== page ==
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few years are come, and you go the way whence you shall not return, there will no one meet you to save you but Jesus Christ-this Son of God, this everlasting friend. Learn, then, now to love the Lord your God for this His greatest mercy: repent you of all your past sins and consider well the way that leads to everlasting life! And, O merciful Father, who wouldest not the death of a sinner, but that he should repent and live, have mercy upon these thy servants: blot out all their past transgressions give them grace and favour in thy sight and let them see how great things thou hast done for their souls, through Jesus Christ our Lord.
Believe me, your affectionate friend,
ALMIGHTY GOD, who hast taught us that hope that is seen is not hope, but that we are saved by hope, mercifully grant that with the spirit of charity we may hope all things for the best, and anticipate a blessed immortality, through Jesus Christ our Lord. -Amen.
Where is now my hope?-JOв xvii. 15.
MY DEAR FRIENDS-Take away hope from the heart of man, and you destroy the only joy which can animate his prospects either in the life that now is or in the life to come. The man who ploughs his fields and sows his corn, both ploughs and sows in hope: he has confidence in Him who gives him rain and fruitful seasons that He will so far crown his labours with success, as to let the earth bring forth abundantly the fruit of the seed sown upon it. His faith is first manifested in preparing the soil, then in sowing his corn, and then he must leave it: "the husbandman waiteth for the precious fruit of the earth, and hath long patience for it until he receive the former and latter rain;" but having done all that lay in his power-having replenished and subdued the earth so as to bring it into the most productive state, he rests from his labours thereupon, and looks that it bring forth fruit in due season. His hope is that he may see the little furrows watered from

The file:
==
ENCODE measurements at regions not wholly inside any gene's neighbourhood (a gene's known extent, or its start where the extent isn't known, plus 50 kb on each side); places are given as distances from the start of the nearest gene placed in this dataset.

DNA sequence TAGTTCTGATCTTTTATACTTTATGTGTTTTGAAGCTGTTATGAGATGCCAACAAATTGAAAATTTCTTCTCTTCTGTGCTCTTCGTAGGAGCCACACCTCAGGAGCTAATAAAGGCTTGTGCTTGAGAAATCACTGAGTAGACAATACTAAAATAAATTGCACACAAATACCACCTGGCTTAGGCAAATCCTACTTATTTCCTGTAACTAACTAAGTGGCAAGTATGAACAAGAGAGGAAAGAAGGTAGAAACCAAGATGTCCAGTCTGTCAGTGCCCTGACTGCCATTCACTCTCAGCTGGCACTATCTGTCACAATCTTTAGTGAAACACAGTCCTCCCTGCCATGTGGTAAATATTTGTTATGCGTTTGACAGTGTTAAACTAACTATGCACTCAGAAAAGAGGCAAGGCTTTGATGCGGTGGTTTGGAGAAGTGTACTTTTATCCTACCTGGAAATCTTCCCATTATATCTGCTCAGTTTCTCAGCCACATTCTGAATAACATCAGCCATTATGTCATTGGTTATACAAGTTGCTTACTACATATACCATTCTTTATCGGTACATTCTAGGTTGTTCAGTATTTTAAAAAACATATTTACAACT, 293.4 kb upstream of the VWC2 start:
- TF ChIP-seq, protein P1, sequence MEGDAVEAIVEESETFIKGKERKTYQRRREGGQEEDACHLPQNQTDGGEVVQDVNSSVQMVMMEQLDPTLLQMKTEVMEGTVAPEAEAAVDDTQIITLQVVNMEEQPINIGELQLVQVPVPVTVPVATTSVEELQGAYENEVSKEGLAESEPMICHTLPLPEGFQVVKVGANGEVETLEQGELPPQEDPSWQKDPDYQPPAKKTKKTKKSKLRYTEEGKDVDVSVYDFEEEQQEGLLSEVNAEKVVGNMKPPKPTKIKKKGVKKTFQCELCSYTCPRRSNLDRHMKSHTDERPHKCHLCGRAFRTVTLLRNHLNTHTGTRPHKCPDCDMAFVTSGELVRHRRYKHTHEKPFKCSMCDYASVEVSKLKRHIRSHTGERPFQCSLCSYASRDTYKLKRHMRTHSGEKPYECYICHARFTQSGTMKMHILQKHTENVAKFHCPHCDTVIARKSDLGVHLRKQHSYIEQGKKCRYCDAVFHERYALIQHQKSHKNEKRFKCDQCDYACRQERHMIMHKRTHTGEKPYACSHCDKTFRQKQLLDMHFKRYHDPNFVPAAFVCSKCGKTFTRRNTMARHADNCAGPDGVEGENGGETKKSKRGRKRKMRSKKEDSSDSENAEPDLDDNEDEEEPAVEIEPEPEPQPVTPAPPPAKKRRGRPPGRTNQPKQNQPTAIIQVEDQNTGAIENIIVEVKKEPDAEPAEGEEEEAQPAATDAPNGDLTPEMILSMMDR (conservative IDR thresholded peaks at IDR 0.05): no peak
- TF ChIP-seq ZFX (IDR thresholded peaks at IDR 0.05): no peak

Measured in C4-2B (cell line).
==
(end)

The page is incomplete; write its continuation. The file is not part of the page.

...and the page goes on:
above, that the young blade may spring up-that the showers from heaven and the sunbeams after the clouds may so fertilize the earth as to give him promise of an abundant crop: hope animates him as he sees the usual indications of coming spring; and, unless those hopes be nipped in the bud by some unforeseen calamity, he feels confident that the orderly course of nature will not give him disappointment, but that God will give the increase.
His hope, then, is in God, and sweet is his hope who knows that God-that He is so bountiful as to make his sun rise upon the good and upon the bad, and sendeth rain upon the just and upon the unjust; but, if he thinks a little while, he must perceive that there must come a time when those very lands must look dark in his eyes, and all his labours and hopes of profit must be for others to reap, when the clouds of heaviness shut out the lights of earthly hope, and with Job he is made to exclaim-"Where is now my hope ?"
Happy man! who can lie down to rest having no desire in his soul, saving that the same God who will gather him to his fathers will continue His mercies to those who are to come after him, and bless even his vanishing labours for their benefit! Thus does a good man leave his inheritance for his children's children, and a blessing for ages yet to come. So with the labourer: he has hope-he knows that God gives him health and strength, and that though none are without difficulties, that industry and application will assuredly meet with reward: his hope is not that blind and foolish fancy which thinks that any good is to arise from laziness-that if he neither labours nor plants, nor digs his soils, nor clears his